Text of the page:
Former Silicon Valley CEO Indicted for Allegedly Defrauding Employees of Tech Company Start-Up
For Immediate Release
Office of Public Affairs
The founder and chief executive officer of a now-defunct Silicon Valley technology start-up company was charged in an indictment unsealed yesterday in Orange County, California with allegedly defrauding several of his company’s former employees by luring them to join his company based on false and misleading statements about his educational, professional and financial background, and by allegedly enticing them to continue working for his company by providing them with forged documents purportedly reflecting payments for unpaid salaries.
Acting Assistant Attorney General Kenneth A. Blanco of the Justice Department’s Criminal Division, U.S. Attorney Brian J. Stretch of the Northern District of California and Special Agent in Charge John F. Bennett of the FBI’s San Francisco Field Office made the announcement.
Isaac Choi, aka Yi Suk Choi, aka Yisuk Choi, aka Yi Suk Chae, aka Isaac Chae, (Choi), 36, most recently of Orange County and previously of Santa Clara, California, was charged with five counts of wire fraud.
The indictment alleges that Choi, while working at his company, known publicly as WrkRiot, falsely claimed that he received a degree from a prestigious New York business school, worked as an analyst at a major financial instution, had access to significant personal wealth, and was investing significant amounts of that money into the company. The indictment further alleges that after certain WrkRiot employees came to learn that WrkRiot’s bank accounts did not contain the capital that Choi claimed to have invested, Choi falsely claimed that a significant portion of the money he pledged to invest was tied up overseas and elsewhere.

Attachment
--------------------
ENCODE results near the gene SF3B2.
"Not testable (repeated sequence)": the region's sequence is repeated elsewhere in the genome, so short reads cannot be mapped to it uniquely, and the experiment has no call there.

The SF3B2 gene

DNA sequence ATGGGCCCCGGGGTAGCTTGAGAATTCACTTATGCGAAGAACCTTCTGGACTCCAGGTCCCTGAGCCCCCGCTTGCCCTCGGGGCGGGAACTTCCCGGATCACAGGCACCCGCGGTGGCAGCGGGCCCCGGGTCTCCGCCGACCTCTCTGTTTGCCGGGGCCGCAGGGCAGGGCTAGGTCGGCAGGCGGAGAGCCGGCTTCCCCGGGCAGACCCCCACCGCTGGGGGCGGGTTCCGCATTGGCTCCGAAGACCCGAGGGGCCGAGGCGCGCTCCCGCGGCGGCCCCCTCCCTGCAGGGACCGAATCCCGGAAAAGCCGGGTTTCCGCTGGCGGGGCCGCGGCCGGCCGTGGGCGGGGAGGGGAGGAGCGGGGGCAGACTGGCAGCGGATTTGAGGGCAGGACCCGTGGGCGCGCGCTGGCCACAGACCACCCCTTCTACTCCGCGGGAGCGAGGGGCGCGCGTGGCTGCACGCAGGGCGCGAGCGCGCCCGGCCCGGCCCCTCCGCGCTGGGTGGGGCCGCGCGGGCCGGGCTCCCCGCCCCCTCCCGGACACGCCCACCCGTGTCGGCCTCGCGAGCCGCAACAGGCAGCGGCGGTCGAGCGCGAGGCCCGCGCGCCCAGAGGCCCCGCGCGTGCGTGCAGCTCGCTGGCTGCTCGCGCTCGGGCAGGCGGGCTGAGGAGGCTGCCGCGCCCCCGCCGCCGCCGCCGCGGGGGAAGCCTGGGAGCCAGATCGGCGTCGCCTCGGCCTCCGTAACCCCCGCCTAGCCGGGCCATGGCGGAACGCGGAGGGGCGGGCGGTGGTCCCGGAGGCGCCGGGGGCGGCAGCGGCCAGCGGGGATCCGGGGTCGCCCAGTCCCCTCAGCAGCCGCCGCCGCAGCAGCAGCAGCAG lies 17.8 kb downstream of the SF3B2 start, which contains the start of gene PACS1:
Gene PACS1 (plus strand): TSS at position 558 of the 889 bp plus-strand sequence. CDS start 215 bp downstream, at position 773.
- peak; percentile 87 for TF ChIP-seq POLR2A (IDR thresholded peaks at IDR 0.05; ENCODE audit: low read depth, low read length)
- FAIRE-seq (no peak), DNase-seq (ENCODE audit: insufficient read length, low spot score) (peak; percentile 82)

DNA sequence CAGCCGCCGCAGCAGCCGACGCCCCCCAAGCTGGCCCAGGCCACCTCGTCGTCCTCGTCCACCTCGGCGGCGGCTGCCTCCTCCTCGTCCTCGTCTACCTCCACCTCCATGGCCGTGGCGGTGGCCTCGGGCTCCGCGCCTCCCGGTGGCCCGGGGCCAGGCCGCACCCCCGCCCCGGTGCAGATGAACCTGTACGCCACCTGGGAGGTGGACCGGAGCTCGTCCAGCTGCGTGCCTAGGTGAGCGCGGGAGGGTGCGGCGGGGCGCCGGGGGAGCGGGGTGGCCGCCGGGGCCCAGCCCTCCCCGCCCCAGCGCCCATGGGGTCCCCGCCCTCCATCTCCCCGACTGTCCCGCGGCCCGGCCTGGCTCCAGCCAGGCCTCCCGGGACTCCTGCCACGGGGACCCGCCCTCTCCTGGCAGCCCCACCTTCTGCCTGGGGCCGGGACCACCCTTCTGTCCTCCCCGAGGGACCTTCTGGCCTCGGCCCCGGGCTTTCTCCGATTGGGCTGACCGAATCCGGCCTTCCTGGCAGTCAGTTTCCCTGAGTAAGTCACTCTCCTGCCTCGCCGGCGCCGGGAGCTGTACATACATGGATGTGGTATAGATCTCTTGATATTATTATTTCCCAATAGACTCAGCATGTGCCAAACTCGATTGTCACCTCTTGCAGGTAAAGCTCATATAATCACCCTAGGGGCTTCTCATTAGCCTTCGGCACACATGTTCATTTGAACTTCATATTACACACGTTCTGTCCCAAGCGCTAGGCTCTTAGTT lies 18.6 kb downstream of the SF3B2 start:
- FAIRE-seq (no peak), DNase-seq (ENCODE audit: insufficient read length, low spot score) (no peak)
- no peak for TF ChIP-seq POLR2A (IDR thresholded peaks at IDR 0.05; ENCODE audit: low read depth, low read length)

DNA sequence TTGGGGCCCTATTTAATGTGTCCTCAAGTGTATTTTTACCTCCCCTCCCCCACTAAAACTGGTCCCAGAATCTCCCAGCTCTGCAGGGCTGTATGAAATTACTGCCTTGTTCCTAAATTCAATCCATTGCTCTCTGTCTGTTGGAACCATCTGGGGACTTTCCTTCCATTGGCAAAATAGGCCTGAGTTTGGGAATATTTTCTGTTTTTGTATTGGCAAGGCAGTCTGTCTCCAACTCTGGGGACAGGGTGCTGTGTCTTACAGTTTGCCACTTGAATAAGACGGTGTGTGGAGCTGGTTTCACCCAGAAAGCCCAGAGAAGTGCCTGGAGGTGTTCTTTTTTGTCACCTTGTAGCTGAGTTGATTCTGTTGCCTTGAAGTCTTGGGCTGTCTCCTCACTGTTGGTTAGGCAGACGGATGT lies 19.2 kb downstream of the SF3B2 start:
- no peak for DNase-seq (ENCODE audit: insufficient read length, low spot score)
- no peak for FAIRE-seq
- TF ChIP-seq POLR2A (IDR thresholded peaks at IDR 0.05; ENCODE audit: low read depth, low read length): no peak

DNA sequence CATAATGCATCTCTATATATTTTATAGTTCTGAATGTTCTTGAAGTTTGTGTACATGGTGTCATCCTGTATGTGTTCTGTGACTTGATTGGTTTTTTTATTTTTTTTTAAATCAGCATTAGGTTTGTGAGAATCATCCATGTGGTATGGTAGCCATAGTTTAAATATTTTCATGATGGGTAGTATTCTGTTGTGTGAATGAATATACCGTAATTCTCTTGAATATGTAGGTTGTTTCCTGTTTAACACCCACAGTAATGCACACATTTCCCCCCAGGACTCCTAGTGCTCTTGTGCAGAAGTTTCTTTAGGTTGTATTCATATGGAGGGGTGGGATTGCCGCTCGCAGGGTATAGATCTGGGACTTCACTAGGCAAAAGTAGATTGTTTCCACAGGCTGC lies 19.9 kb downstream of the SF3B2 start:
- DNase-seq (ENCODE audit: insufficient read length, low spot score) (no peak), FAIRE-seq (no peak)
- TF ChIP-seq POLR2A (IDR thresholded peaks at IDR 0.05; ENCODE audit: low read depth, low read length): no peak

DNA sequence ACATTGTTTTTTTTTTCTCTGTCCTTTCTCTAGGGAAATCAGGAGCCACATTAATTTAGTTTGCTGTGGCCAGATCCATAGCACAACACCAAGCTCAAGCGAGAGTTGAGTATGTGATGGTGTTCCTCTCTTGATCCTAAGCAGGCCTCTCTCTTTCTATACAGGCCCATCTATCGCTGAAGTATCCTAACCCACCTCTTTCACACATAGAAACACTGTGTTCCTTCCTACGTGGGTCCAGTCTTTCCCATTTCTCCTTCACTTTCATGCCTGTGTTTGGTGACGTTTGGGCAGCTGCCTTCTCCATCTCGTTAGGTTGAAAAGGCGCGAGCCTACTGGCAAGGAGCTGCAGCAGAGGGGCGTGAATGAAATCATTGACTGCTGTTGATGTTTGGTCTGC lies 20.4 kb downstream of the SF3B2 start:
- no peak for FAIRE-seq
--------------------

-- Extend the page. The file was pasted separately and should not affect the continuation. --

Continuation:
The indictment further alleges that in August 2016, Choi sent a series of individualized emails to WrkRiot’s employees stating that salary payments were forthcoming, and attaching documents purporting to confirm wire transfers from a U.S.-based bank to the bank accounts of the recipient WrkRiot employees. In reality, as alleged in the indictment, Choi sent forged wire transfer confirmations in order to induce WrkRiot employees to continue working for the company without being paid.
An indictment is merely an allegation and all defendants are presumed innocent unless and until proven guilty beyond a reasonable doubt in a court of law.
The FBI investigated the case. Trial Attorneys Cory E. Jacobs and L. Rush Atkinson of the Criminal Division’s Fraud Section and Assistant U.S. Attorney Jeffrey B. Schenk of the Northern District of California are prosecuting the case.
Updated October 3, 2017
Press Release Number: 17-623